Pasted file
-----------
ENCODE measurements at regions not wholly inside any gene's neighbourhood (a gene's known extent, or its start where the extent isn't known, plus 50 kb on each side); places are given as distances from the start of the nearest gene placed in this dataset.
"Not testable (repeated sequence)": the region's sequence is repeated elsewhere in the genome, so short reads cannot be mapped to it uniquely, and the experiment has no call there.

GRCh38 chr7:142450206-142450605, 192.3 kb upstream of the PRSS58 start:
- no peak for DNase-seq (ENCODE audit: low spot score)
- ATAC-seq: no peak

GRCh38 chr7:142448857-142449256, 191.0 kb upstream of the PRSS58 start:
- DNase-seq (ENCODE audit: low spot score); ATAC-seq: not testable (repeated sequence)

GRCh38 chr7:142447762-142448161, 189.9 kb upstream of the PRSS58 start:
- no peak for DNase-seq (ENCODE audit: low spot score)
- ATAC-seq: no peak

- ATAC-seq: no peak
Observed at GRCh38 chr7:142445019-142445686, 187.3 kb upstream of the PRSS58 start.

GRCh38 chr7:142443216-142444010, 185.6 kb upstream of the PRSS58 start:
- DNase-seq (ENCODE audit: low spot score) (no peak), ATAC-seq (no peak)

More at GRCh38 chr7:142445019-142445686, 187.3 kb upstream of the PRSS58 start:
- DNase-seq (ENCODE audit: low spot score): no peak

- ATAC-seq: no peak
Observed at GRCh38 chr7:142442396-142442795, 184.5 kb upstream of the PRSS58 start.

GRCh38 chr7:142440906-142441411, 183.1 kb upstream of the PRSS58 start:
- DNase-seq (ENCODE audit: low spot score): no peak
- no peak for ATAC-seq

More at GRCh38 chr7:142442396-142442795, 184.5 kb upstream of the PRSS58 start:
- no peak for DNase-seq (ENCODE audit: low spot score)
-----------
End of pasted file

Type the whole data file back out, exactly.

ENCODE measurements at regions not wholly inside any gene's neighbourhood (a gene's known extent, or its start where the extent isn't known, plus 50 kb on each side); places are given as distances from the start of the nearest gene placed in this dataset.
"Not testable (repeated sequence)": the region's sequence is repeated elsewhere in the genome, so short reads cannot be mapped to it uniquely, and the experiment has no call there.

GRCh38 chr7:142450206-142450605, 192.3 kb upstream of the PRSS58 start:
- no peak for DNase-seq (ENCODE audit: low spot score)
- ATAC-seq: no peak

GRCh38 chr7:142448857-142449256, 191.0 kb upstream of the PRSS58 start:
- DNase-seq (ENCODE audit: low spot score); ATAC-seq: not testable (repeated sequence)

GRCh38 chr7:142447762-142448161, 189.9 kb upstream of the PRSS58 start:
- no peak for DNase-seq (ENCODE audit: low spot score)
- ATAC-seq: no peak

- ATAC-seq: no peak
Observed at GRCh38 chr7:142445019-142445686, 187.3 kb upstream of the PRSS58 start.

GRCh38 chr7:142443216-142444010, 185.6 kb upstream of the PRSS58 start:
- DNase-seq (ENCODE audit: low spot score) (no peak), ATAC-seq (no peak)

More at GRCh38 chr7:142445019-142445686, 187.3 kb upstream of the PRSS58 start:
- DNase-seq (ENCODE audit: low spot score): no peak

- ATAC-seq: no peak
Observed at GRCh38 chr7:142442396-142442795, 184.5 kb upstream of the PRSS58 start.

GRCh38 chr7:142440906-142441411, 183.1 kb upstream of the PRSS58 start:
- DNase-seq (ENCODE audit: low spot score): no peak
- no peak for ATAC-seq

More at GRCh38 chr7:142442396-142442795, 184.5 kb upstream of the PRSS58 start:
- no peak for DNase-seq (ENCODE audit: low spot score)